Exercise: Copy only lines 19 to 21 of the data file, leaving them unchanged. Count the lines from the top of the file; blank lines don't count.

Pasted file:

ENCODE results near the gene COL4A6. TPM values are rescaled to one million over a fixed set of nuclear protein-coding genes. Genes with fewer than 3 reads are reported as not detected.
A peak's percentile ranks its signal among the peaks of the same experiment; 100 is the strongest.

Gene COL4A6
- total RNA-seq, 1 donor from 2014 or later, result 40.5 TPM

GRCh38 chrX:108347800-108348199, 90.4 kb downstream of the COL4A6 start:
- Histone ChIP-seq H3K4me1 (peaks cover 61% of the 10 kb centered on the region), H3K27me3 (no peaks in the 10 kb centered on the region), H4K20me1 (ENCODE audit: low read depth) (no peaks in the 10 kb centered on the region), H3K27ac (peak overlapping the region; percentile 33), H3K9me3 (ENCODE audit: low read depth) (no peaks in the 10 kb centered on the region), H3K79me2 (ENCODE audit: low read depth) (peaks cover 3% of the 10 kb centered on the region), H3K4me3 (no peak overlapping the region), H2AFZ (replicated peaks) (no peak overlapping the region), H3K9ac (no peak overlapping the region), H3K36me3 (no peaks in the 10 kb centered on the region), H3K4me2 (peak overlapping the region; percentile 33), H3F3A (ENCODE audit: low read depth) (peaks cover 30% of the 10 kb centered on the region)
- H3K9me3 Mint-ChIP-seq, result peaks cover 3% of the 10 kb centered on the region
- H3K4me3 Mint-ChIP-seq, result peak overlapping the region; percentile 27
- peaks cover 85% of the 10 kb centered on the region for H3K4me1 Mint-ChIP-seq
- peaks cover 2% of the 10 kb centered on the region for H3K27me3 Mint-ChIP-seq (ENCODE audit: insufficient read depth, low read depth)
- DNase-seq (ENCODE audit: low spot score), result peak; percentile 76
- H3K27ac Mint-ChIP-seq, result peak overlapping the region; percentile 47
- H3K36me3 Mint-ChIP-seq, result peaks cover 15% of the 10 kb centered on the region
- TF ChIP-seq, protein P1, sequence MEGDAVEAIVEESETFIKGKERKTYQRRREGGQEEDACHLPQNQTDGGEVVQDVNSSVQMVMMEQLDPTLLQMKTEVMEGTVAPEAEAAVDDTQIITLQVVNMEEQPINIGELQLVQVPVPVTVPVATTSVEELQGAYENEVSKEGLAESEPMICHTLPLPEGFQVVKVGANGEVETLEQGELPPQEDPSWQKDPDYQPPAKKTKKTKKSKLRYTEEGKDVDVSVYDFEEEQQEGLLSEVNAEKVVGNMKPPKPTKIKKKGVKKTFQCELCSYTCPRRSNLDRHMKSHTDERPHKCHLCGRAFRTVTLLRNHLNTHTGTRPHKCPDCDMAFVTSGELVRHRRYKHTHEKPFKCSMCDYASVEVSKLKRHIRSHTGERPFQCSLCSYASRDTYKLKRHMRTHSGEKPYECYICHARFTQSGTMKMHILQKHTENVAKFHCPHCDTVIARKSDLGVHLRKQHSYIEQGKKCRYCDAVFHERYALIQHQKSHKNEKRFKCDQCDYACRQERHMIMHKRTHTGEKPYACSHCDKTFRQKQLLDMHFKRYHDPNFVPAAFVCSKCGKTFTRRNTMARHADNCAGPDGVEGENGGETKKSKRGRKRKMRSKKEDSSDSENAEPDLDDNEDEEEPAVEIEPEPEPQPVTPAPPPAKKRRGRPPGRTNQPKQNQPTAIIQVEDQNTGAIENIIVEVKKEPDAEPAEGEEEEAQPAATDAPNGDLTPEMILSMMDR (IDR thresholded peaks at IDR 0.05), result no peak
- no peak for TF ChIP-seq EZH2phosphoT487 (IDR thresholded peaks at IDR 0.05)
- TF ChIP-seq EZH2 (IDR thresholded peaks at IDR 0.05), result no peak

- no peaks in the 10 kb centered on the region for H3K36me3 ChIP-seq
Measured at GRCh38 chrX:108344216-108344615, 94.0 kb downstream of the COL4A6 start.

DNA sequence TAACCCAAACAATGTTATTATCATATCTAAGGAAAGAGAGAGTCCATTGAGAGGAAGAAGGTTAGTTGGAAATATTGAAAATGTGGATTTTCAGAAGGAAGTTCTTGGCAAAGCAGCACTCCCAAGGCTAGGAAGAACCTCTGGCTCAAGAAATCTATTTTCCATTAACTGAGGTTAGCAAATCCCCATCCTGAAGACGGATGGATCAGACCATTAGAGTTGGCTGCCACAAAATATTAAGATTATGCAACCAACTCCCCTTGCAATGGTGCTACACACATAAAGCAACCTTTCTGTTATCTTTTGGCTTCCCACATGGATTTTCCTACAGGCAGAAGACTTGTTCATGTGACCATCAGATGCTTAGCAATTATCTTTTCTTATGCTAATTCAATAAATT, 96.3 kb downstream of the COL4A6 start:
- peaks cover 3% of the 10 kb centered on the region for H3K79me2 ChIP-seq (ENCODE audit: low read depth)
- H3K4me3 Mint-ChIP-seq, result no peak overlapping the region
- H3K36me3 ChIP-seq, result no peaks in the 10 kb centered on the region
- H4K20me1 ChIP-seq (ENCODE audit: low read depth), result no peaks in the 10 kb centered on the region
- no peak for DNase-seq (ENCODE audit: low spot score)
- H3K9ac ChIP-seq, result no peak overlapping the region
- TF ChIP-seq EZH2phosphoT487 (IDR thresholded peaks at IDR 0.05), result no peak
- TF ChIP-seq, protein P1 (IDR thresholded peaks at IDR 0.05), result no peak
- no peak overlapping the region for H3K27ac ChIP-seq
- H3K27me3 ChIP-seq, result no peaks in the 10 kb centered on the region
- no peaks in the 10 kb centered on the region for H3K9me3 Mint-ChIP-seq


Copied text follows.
DNA sequence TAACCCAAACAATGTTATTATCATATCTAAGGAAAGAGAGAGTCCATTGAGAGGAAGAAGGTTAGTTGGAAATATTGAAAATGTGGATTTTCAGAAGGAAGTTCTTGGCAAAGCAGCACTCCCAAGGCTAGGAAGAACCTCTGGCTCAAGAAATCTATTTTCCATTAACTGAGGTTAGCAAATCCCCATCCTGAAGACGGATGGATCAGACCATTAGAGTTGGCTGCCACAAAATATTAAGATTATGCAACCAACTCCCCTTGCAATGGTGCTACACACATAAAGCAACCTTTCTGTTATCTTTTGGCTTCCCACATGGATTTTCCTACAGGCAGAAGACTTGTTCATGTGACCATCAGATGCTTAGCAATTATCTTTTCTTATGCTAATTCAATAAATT, 96.3 kb downstream of the COL4A6 start:
- peaks cover 3% of the 10 kb centered on the region for H3K79me2 ChIP-seq (ENCODE audit: low read depth)
- H3K4me3 Mint-ChIP-seq, result no peak overlapping the region